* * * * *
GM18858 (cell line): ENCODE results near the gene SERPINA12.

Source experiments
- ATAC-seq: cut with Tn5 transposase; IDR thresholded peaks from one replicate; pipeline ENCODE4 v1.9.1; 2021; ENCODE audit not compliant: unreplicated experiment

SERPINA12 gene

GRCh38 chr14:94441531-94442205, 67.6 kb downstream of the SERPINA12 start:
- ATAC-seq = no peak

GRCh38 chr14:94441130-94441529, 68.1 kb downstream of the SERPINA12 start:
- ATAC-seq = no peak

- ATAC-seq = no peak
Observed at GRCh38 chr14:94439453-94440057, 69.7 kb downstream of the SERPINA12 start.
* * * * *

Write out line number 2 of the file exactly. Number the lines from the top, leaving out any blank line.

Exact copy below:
Source experiments